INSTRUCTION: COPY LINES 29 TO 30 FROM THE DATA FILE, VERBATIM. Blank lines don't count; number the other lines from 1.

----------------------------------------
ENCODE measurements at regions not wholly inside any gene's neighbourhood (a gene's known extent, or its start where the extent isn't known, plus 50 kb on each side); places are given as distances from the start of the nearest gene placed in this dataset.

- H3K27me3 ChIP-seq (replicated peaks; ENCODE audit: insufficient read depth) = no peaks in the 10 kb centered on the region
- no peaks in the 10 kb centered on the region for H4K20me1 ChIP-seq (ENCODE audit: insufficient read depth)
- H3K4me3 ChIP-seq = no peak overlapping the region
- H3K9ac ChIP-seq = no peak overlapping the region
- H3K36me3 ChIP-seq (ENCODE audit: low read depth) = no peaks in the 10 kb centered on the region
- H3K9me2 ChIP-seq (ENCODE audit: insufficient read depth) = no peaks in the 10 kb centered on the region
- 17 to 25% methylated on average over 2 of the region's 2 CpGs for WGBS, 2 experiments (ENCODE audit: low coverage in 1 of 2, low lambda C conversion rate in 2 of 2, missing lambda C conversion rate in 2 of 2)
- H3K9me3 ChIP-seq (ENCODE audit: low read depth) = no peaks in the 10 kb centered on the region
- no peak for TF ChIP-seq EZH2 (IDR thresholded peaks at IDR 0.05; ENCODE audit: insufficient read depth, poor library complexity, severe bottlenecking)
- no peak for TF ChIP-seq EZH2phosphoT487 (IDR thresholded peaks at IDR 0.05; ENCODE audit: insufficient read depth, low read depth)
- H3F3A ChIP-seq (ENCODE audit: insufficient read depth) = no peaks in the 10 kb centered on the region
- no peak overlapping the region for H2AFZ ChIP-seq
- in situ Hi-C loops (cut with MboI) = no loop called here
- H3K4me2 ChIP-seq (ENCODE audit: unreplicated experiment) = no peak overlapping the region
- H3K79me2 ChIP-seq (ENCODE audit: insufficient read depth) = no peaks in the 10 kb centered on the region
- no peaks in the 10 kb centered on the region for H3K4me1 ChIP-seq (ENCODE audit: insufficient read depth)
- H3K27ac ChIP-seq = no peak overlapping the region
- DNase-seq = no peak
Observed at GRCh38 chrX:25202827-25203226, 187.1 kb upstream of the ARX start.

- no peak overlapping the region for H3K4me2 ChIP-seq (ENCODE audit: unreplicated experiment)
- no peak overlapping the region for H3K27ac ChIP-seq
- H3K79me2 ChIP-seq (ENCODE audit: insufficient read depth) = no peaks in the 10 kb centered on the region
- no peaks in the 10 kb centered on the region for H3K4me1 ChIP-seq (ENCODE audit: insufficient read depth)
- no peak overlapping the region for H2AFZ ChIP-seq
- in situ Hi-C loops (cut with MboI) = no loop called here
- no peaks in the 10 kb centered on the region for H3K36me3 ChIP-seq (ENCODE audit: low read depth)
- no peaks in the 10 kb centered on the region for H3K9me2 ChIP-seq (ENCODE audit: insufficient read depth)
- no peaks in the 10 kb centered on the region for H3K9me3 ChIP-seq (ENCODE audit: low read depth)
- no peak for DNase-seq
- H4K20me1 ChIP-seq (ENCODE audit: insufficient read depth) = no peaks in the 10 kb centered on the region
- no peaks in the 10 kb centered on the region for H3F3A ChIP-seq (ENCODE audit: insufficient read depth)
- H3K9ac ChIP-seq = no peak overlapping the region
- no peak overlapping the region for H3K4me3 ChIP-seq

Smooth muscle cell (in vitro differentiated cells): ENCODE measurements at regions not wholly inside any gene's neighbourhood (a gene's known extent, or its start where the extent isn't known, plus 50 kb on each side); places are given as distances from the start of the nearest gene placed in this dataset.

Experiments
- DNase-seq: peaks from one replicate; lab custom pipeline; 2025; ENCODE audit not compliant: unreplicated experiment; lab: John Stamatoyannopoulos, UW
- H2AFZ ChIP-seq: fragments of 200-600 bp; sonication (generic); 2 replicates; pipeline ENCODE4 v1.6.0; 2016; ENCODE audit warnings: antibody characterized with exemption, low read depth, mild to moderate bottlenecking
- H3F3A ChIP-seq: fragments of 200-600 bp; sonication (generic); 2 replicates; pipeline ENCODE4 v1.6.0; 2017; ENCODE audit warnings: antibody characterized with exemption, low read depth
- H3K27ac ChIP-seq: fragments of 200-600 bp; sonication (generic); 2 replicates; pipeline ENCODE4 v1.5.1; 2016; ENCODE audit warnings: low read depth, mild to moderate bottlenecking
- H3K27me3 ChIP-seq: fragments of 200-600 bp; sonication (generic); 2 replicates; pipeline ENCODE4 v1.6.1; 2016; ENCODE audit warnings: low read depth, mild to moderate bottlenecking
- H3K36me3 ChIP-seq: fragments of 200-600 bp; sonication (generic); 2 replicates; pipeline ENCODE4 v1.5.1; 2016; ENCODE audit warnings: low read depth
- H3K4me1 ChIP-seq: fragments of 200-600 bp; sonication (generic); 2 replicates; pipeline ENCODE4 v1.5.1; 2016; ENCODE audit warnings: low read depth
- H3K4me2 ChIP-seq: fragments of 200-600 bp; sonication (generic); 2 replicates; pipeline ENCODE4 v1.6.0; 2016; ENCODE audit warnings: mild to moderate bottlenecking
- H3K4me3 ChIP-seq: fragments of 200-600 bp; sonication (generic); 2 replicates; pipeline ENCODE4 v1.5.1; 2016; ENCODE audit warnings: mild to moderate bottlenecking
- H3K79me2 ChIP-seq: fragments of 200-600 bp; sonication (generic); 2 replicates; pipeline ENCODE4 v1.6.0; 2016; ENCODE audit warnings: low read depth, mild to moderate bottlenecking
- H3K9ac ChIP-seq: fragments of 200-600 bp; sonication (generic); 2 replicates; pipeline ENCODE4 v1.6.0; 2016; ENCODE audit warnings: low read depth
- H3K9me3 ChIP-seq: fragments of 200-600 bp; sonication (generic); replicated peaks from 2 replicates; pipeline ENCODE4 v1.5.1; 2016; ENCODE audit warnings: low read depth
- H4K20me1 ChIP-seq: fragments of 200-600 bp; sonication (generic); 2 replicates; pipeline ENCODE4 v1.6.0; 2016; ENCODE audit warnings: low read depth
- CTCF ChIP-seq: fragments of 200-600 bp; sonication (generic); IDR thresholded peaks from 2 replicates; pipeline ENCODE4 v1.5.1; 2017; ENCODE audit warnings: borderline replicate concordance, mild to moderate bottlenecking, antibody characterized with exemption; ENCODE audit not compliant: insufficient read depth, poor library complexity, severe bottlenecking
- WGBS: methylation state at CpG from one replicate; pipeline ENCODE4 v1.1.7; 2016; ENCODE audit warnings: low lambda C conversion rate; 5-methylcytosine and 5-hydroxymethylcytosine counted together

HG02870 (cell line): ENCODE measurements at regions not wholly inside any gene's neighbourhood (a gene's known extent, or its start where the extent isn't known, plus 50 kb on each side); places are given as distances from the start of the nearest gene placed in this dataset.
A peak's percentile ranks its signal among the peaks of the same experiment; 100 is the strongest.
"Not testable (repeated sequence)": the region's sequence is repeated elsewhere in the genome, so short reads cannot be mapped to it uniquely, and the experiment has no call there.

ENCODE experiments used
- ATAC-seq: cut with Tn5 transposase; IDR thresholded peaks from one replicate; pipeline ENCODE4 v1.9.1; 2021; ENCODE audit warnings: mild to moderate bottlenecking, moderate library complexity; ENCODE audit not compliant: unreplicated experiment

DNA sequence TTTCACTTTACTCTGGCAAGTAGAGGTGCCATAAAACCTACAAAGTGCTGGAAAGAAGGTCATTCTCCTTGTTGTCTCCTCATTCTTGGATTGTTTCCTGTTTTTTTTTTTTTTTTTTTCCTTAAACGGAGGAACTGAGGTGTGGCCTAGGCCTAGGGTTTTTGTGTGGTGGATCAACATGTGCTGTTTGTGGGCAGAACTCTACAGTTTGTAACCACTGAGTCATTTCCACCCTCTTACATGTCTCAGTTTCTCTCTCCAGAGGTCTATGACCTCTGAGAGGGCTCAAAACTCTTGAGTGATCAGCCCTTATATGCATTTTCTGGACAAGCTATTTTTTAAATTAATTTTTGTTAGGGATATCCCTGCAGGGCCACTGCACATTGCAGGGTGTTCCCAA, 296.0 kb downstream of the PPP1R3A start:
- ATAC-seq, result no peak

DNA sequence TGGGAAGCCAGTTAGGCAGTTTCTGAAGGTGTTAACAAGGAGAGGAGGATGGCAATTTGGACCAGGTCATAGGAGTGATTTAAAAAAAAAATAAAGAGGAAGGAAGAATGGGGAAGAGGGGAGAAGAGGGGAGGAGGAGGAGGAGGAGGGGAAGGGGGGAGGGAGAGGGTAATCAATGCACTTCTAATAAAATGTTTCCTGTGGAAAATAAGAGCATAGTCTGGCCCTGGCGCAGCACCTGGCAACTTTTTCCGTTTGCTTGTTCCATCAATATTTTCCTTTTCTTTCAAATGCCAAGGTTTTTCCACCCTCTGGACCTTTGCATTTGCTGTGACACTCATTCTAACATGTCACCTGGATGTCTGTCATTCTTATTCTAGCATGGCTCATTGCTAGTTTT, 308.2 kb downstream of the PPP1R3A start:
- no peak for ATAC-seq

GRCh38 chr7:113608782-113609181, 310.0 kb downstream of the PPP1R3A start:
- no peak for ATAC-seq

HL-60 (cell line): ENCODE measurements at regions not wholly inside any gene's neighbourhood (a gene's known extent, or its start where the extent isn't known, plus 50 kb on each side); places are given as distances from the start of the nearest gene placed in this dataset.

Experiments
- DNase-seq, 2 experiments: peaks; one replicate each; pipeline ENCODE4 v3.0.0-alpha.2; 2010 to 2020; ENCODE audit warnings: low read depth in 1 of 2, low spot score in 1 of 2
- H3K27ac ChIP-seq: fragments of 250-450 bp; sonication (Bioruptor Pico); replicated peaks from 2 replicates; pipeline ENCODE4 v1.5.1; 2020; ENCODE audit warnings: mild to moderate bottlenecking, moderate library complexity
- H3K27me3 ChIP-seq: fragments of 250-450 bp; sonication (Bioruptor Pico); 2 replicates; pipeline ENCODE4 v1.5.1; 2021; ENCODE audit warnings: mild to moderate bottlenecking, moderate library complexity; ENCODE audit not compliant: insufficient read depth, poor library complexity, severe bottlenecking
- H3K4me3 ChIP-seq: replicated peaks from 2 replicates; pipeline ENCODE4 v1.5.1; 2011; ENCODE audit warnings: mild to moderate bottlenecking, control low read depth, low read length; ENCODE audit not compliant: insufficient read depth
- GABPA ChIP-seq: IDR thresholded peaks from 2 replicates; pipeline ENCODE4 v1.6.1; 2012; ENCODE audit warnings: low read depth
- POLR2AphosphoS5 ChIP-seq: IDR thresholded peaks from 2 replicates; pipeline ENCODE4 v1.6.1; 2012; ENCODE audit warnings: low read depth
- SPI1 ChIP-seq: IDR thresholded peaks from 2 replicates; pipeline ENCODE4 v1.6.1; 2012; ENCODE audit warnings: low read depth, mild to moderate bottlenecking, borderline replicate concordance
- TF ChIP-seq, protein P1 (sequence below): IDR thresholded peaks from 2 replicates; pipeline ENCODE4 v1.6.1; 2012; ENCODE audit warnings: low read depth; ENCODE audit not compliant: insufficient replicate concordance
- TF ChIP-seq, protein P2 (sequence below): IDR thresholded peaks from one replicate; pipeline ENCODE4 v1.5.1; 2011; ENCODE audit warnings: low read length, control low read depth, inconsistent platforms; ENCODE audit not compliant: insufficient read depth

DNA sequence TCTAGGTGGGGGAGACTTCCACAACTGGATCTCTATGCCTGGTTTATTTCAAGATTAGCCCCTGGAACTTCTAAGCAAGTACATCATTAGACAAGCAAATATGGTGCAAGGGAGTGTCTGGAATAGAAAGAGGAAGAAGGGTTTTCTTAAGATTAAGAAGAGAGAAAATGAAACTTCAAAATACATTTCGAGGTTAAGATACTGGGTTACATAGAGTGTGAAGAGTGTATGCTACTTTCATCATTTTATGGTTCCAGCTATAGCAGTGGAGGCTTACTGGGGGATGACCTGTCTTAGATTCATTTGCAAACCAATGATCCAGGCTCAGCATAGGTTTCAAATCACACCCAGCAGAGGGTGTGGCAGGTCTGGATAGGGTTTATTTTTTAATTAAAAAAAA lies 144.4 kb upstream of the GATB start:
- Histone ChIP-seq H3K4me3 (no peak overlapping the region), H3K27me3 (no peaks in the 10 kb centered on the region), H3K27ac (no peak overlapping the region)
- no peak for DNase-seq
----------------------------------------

- no peaks in the 10 kb centered on the region for H3K9me3 ChIP-seq (ENCODE audit: low read depth)
- no peak for DNase-seq